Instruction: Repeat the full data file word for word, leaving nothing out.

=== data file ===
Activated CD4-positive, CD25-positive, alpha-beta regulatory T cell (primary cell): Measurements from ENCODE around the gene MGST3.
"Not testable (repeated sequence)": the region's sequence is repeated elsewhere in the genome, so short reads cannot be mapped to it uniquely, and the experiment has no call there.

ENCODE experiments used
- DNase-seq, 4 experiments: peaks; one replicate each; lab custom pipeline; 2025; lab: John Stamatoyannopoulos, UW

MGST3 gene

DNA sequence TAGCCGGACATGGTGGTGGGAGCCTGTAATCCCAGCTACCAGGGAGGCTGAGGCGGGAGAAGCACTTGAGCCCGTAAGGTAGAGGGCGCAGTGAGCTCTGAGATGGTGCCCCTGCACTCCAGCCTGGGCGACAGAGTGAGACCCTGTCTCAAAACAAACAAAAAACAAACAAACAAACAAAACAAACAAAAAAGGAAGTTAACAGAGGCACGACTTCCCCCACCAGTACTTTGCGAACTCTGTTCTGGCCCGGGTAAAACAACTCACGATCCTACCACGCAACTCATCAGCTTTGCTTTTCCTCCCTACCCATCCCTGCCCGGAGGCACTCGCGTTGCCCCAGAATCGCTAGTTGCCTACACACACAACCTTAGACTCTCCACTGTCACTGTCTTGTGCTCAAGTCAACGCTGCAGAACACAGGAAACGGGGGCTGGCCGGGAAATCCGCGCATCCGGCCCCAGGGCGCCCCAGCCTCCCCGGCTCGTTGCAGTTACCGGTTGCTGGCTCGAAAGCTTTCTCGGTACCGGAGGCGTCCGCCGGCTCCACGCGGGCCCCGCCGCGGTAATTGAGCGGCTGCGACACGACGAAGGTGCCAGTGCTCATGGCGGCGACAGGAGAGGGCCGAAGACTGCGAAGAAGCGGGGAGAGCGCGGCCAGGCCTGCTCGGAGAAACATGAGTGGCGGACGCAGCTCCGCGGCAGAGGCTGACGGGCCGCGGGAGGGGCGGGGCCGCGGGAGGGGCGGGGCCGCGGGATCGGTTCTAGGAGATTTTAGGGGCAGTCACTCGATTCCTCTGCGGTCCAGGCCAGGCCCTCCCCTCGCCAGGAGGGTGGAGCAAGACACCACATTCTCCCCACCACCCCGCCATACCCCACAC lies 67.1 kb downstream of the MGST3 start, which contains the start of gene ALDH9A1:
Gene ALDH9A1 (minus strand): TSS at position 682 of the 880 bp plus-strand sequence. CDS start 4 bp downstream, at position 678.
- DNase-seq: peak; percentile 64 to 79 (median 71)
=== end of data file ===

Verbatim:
Activated CD4-positive, CD25-positive, alpha-beta regulatory T cell (primary cell): Measurements from ENCODE around the gene MGST3.
"Not testable (repeated sequence)": the region's sequence is repeated elsewhere in the genome, so short reads cannot be mapped to it uniquely, and the experiment has no call there.

ENCODE experiments used
- DNase-seq, 4 experiments: peaks; one replicate each; lab custom pipeline; 2025; lab: John Stamatoyannopoulos, UW

MGST3 gene

DNA sequence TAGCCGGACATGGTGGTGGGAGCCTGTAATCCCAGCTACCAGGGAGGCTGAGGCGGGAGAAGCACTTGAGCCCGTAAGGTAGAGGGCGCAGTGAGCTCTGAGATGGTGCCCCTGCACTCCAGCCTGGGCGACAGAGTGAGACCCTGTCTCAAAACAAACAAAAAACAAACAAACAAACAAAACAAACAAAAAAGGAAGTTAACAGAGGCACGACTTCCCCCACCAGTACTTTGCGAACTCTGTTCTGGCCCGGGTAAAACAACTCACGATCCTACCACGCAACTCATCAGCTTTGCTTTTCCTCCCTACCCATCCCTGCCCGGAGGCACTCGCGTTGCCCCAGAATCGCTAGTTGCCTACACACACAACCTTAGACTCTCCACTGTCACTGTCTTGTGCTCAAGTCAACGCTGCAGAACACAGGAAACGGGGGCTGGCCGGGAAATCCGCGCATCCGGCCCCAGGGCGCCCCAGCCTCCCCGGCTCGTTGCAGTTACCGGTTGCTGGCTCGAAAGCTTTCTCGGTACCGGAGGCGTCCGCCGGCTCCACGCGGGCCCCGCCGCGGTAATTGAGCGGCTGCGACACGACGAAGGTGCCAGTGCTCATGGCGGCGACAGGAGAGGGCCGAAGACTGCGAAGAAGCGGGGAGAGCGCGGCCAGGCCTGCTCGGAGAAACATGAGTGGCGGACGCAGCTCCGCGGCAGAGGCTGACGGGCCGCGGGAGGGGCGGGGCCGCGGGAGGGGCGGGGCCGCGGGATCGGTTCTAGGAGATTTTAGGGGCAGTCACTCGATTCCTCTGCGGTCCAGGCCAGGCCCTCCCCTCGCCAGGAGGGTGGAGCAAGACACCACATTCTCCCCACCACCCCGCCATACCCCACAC lies 67.1 kb downstream of the MGST3 start, which contains the start of gene ALDH9A1:
Gene ALDH9A1 (minus strand): TSS at position 682 of the 880 bp plus-strand sequence. CDS start 4 bp downstream, at position 678.
- DNase-seq: peak; percentile 64 to 79 (median 71)